Welcome Bay resident Charlotte Kelp has been living with chronic fatigue syndrome for seven years, but she knew something was wrong long before her official diagnosis.
“It would have been about 2013 and I was a busy mum of three children under three, and I was going to the gym a lot and working. So I had a really full life.
“I suddenly began to feel extremely unwell, very fatigued but an absolute bone-shattering exhaustion,” she said.
It soon became a big change for Charlotte. She had to give up her job and the gym, and was confined to the couch.
“I had no idea what was wrong with me. The doctor was a 25-minute drive, we had limited funds so I would go and get some blood tests and they’d say I was fine and there was nothing wrong.
“My white blood cells were often elevated so they knew I was fighting an infection but it wasn’t really showing in the tests what it might be. I was repeatedly going back to the doctors… I had no answers and so I was hiding from the people that I knew.”
Charlotte says ME is a different kind of fatigue to what most people might experience.
“Standing up is difficult, standing for long periods of time is impossible. My children were just in the room with me but I wasn’t really able to care for them.”
For husband Daniel, daily life is also challenging.
“I always feel like I’m flying solo,” he said. “I can always talk to Char but sometimes I need help and for her to not be able to get up and help is quite difficult.
“We’ve got four little ones and it’s tough,” he chuckles. “They run around like headless chickens and sometimes I need to get some partner advice or something’s going wrong and she’s not there. When she is there I use her but it’s just not all the time.”
Help is available though, in the form of Tauranga-based group Complex Chronic Illness Support.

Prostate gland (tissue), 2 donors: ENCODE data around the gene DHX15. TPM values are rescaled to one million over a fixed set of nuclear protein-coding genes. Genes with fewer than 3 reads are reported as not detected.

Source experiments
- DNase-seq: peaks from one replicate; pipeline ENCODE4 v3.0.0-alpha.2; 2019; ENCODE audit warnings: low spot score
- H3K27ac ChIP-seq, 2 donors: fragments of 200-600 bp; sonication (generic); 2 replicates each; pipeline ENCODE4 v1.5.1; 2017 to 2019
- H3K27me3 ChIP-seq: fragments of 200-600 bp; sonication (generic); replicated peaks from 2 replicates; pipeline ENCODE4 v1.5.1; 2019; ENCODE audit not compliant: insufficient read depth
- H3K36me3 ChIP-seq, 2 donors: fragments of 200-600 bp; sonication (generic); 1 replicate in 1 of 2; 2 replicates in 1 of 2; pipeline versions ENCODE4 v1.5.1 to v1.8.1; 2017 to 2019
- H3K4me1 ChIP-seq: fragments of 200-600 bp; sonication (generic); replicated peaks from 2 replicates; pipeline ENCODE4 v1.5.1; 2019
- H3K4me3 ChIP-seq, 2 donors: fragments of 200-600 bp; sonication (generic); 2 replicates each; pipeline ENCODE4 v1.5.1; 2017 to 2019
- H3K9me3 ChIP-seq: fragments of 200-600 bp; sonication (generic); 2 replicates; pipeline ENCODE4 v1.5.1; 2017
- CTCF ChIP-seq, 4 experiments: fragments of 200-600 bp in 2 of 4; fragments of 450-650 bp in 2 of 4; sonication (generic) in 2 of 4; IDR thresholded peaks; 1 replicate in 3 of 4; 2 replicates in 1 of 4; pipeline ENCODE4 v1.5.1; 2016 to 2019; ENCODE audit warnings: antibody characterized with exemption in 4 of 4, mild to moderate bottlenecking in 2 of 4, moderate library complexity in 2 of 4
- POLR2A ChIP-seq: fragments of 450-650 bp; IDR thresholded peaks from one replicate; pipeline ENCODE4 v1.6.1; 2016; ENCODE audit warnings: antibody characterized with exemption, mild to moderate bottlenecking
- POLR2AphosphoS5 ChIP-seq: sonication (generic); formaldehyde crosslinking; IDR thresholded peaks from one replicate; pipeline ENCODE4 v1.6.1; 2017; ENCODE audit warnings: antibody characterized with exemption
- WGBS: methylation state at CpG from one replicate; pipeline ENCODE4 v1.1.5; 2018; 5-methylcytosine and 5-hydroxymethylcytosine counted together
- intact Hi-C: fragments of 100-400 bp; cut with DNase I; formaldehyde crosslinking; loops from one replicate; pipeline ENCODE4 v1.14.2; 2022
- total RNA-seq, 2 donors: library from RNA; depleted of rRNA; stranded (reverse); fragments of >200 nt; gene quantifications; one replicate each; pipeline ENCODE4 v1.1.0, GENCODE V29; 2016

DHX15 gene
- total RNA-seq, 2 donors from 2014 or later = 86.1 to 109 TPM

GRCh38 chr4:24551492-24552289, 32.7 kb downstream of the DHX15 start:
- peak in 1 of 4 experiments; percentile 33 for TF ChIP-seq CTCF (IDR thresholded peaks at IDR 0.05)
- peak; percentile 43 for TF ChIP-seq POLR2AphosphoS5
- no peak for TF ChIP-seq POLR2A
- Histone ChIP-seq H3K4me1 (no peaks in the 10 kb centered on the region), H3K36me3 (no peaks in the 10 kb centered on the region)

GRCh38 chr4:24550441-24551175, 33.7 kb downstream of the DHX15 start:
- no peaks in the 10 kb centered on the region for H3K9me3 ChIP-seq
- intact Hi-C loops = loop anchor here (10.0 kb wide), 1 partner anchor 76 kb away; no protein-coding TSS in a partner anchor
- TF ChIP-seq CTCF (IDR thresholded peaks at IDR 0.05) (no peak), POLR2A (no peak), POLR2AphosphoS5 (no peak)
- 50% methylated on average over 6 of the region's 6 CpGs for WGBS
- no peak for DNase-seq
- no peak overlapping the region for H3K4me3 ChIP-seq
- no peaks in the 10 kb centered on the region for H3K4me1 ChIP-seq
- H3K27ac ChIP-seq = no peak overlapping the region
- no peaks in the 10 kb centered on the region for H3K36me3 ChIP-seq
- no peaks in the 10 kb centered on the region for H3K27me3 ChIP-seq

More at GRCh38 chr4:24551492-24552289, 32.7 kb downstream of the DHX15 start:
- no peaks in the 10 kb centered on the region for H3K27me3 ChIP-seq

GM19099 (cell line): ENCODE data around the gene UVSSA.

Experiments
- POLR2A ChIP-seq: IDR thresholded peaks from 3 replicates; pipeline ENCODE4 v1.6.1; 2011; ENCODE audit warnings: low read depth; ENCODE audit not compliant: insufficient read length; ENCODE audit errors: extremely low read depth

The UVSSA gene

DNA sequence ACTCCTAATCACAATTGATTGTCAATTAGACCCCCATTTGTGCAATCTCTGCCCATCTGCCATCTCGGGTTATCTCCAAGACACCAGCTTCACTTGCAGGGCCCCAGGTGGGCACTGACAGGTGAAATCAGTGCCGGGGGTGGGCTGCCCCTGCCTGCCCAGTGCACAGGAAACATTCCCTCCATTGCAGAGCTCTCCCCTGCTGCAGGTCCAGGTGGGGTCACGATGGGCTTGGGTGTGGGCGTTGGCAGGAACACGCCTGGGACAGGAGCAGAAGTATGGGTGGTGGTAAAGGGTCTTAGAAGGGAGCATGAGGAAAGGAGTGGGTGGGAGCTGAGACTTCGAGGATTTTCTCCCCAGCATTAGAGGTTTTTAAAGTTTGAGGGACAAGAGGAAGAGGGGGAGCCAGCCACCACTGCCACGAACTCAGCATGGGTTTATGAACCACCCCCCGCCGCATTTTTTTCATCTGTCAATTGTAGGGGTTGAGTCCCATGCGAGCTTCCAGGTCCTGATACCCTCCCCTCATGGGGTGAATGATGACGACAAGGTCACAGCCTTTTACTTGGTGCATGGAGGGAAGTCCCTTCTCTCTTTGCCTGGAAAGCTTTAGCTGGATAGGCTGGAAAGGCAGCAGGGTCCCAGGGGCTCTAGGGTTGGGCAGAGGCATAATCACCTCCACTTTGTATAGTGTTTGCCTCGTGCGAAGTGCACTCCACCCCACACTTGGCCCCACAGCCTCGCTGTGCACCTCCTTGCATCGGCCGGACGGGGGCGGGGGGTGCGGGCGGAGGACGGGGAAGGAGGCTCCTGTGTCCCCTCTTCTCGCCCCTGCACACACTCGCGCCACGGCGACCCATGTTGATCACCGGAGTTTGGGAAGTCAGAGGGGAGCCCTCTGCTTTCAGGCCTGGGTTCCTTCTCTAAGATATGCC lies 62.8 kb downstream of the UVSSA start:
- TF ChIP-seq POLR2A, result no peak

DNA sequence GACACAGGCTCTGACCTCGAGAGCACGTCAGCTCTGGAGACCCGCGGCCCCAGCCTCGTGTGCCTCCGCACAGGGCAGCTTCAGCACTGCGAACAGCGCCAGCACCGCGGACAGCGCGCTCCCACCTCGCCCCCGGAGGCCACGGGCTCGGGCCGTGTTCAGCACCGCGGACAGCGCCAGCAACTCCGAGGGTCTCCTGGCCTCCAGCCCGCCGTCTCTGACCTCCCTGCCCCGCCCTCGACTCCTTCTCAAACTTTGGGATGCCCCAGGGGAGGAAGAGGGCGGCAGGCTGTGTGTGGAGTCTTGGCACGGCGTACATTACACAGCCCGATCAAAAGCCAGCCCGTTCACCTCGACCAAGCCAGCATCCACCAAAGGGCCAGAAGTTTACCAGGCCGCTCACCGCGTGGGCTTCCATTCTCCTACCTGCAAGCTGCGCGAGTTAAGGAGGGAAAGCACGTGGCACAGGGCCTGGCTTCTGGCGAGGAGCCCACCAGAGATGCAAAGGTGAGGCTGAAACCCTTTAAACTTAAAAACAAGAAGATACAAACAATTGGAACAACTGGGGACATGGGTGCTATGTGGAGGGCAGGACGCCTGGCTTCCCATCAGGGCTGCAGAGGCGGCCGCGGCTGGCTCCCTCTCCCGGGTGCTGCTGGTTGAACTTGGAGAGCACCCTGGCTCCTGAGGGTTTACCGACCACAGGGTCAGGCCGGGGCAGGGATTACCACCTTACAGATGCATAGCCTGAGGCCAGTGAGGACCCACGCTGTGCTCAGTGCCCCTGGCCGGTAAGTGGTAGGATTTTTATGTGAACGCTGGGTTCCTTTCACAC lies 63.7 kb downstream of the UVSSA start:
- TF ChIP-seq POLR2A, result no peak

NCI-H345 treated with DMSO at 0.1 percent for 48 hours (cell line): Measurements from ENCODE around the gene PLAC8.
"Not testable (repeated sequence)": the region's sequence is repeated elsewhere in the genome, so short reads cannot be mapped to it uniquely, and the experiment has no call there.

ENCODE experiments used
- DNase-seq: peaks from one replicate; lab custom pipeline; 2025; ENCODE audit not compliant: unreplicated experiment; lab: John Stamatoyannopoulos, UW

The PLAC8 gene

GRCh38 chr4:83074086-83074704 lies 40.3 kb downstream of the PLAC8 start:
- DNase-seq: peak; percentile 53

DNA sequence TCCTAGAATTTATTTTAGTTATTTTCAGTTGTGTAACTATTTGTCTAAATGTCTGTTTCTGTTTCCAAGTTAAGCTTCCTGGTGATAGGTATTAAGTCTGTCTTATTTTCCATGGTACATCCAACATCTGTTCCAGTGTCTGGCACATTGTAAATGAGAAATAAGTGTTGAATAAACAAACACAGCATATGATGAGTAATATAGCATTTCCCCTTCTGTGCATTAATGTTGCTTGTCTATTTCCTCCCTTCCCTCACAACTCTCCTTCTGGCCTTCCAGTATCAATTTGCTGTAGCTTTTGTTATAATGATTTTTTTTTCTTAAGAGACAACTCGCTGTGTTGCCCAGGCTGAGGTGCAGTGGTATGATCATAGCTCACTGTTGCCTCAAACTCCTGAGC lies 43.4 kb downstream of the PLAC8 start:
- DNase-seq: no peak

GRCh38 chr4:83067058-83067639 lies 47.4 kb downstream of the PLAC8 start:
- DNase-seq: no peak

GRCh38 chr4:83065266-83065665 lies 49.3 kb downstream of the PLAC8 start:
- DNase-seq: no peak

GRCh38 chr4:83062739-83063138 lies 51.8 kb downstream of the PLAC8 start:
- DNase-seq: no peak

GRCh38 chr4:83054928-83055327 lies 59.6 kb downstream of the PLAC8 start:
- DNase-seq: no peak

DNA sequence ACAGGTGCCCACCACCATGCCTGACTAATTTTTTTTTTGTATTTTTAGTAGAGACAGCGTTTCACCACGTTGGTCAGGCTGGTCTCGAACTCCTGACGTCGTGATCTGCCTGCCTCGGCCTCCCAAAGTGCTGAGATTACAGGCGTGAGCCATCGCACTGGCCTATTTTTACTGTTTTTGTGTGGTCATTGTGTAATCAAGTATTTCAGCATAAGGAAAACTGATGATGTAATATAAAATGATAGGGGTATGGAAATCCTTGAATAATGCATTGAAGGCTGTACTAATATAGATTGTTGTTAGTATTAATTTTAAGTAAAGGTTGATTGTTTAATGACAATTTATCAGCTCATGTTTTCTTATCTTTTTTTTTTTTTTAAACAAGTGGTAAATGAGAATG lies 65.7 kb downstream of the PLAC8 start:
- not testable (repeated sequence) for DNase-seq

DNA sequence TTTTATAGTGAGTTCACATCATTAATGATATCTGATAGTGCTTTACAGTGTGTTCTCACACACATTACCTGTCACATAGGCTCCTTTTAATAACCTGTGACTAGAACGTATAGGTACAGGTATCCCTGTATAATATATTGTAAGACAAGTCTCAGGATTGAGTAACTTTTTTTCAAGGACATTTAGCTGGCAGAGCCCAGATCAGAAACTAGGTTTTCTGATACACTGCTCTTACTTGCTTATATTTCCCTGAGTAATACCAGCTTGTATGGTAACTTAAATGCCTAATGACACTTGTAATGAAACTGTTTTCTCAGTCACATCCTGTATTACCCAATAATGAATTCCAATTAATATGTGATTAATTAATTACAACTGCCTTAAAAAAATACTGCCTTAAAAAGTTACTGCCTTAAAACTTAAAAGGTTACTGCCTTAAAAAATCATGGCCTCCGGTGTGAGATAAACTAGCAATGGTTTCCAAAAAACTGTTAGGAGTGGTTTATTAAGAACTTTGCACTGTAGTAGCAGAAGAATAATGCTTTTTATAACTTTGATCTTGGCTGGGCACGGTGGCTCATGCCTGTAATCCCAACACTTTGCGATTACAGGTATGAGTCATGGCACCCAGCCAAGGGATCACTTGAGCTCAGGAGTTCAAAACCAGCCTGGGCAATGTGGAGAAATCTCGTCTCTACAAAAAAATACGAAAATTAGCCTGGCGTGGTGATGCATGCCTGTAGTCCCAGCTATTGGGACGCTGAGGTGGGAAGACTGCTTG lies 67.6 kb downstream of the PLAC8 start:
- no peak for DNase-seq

“In the Bay of Plenty we have a field officer here as well as many other staff,” said CEO Miranda Whitwell. “We’ve got a field officer in Whakatāne. We do one-on-one consults with people with chronic fatigue and their families.
“We can sit with them and create a plan to move forward with their journey towards wellness.”
Tauranga resident Lucy Winefield has been living with the condition since a medical event as a teenager.
“I was really active beforehand, very academic at school. So going from what I was really good at doing to not being able to do it, or thinking that I was just pulling a ‘hollywood’, even though I knew I wasn’t.
“I didn’t really know how to tell anyone how I was feeling so it was kind of ‘push through, you’re unfit because you’ve had surgery’. I did the typical teenage things like resting up all week to be able to go to a party so I could make friends and then I would crash for months afterwards.”
Once diagnosed, things started looking up.
“It was validation of how I was feeling which was the biggest thing and being able to explain to people that it is a thing,” said Lucy.
“I’d always thrown chronic fatigue around but nobody really knew what that meant. I thought I was just tired all the time but there’s so many things that encompasses. I think that’s why the name chronic fatigue syndrome doesn’t really do it justice. A lot of people would say ‘do you just fall asleep randomly?'”
Living with the condition is hard at any age, but it’s especially hard when you’re young and move to a new city.
“Socially it’s very isolating,” said Lucy. “I’m lucky to have friends and family around me in the Bay of Plenty. I haven’t made any friends since I’ve lived here for the last two years because I’m not at work. I’ve chosen not to work because I wasn’t living… I was living to work.”
Educating herself about her condition has been a big help.
“Since I’ve learned more, I’ve been able to teach my family and friends more about what I need or shouldn’t be doing and being able to say ‘no’.
“People have said that Covid lockdown was really hard but that’s how I live day-to-day anyway. Even just going into shops and people sneezing… somebody could have a cold for two weeks and I could have it for two months.”
Lucy’s advice to others is find the right people to support you.
“I’ve put myself in situations where people push me way too hard and they don’t get it, which is not their fault… We talk about building your tribe at CCIS which might not even be family, it could be people who are around you.
“I’ve got very little energy to spend on people so I choose the people who I spend time with really wisely.”
CCIS supports around 7500 in the Bay, but says many more may have the condition without yet realising it.
“If you feel unwell you can go to your doctor and get a referral to us or you can come directly to us. Go onto our website www.ccisupport.org.nz and we have this little tab called ‘Help For Me’ where we go through what we can actually provide a person, how we can support them and their whānau.”
A public seminar in Tauranga is planned for July where anyone can ask anything about these debilitating conditions.
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